Women's Health: Diagnosing and Treating Ectopic Pregnancy

Women's Health
Diagnosing and Treating Ectopic Pregnancy
by Kenneth L. Noller, MD
President, The American College of Obstetricians and Gynecologists

About one out of every 50 preg-nancies are ectopic (sometimes called tubal) in the US, and it is the leading cause of pregnancy-related death during the first three months of pregnancy.
Ectopic pregnancy occurs when a fertilized egg implants itself in a woman's fallopian tube, or elsewhere in the abdomen, instead of the uterus. Because it takes place outside the uterus, the pregnancy will not progress as it would naturally and must be removed.
The No. 1 risk factor for an ectopic pregnancy is a prior case of pelvic inflammatory disease, especially when caused by a current or previous chlamydia infection. Other risk factors include prior ectopic pregnancy or tubal surgery, cigarette smoking, a woman's exposure to diethylstilbestrol, past infertility, and increasing age.
You may feel the effects of an ectopic pregnancy before you know that you are pregnant. If you are sexually active and of childbearing age, call your doctor if you experience abnormal vaginal bleeding (not related to a menstrual period) or sudden or sharp abdominal or pelvic pain that aches without relief or that seems to come and go. If your fallopian tube bursts, blood may build up in the abdomen, causing pain in the shoulder or weakness, dizziness, or fainting from blood loss.
To diagnose an ectopic pregnancy, your doctor may perform a pelvic exam or an ultrasound, give you a blood test to detect pregnancy hormones, or take your blood pressure (low blood pressure may be a sign of internal bleeding).
If an ectopic pregnancy is caught early enough, you and your doctor may be able to choose a treatment that will save the affected tube before it bursts and possibly preserve your future fertility.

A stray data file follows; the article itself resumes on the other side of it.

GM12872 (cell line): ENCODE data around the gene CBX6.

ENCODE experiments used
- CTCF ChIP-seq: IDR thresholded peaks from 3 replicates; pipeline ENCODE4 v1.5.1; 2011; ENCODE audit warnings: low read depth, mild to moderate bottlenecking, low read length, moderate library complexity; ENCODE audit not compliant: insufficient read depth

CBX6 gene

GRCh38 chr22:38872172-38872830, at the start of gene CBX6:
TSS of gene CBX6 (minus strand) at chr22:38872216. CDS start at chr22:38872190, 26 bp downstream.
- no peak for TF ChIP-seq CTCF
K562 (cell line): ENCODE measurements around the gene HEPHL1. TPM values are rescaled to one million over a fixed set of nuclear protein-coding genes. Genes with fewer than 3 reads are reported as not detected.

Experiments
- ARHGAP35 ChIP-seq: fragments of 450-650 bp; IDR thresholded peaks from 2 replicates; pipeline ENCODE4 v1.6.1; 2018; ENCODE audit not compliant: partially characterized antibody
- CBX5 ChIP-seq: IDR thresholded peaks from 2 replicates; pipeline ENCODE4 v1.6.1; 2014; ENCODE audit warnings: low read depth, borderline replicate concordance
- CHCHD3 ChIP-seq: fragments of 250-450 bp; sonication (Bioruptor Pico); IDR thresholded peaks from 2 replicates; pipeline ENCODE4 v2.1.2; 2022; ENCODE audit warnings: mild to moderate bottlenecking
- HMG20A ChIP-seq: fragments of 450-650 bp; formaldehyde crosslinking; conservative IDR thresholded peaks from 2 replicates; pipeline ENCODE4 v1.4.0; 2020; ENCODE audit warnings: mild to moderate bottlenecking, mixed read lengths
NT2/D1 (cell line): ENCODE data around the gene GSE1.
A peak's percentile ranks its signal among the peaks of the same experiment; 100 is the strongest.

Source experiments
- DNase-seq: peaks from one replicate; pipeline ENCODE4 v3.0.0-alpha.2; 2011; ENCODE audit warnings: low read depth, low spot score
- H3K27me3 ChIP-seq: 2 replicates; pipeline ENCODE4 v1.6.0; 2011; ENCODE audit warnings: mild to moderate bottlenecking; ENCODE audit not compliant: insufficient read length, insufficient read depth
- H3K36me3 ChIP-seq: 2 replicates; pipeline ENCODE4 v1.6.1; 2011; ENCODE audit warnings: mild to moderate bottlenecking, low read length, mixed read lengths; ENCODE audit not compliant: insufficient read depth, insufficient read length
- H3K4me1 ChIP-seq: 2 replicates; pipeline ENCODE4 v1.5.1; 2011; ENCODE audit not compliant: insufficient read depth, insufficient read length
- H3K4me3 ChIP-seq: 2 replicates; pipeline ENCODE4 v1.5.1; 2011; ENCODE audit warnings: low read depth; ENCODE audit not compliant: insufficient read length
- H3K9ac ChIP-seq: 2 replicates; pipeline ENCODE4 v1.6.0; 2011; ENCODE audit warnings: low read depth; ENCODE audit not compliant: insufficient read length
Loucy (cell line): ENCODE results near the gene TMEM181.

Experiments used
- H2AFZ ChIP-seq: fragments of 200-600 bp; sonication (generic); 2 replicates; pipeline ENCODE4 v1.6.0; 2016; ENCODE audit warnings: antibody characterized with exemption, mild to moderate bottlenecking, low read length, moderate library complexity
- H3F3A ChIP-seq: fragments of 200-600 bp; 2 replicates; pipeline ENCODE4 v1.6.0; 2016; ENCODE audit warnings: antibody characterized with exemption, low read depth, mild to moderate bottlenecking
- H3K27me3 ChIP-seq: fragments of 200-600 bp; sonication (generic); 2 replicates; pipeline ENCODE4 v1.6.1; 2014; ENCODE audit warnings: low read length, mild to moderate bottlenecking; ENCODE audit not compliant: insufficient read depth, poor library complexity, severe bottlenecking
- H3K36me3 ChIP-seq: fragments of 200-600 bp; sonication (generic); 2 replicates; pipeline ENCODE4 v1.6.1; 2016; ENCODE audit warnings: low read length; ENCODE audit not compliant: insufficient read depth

You may be given the drug methotrexate, which will stop the pregnancy and allow the body to absorb it over time. Small ectopic pregnancies also can be removed surgically. During surgery, your doctor can check for and treat any internal bleeding. Your doctor may be able to repair a fallopian tube that has not been too extensively damaged, providing a good chance that you will be able to have a healthy pregnancy later.
If the fallopian tube ruptures, however, it is an emergency. You may be bleeding heavily, and immediate surgery to remove the affected tube will be necessary.
Women who have had an ectopic pregnancy should allow time for both physical and emotional healing. Counseling may help you and your partner in the grieving process. Ask your doctor to assist you in finding appropriate counselors or support groups.
For more information, the Patient Education Pamphlet "Ectopic Pregnancy" is available in English and Spanish at www.acog.org/publications/patient_education.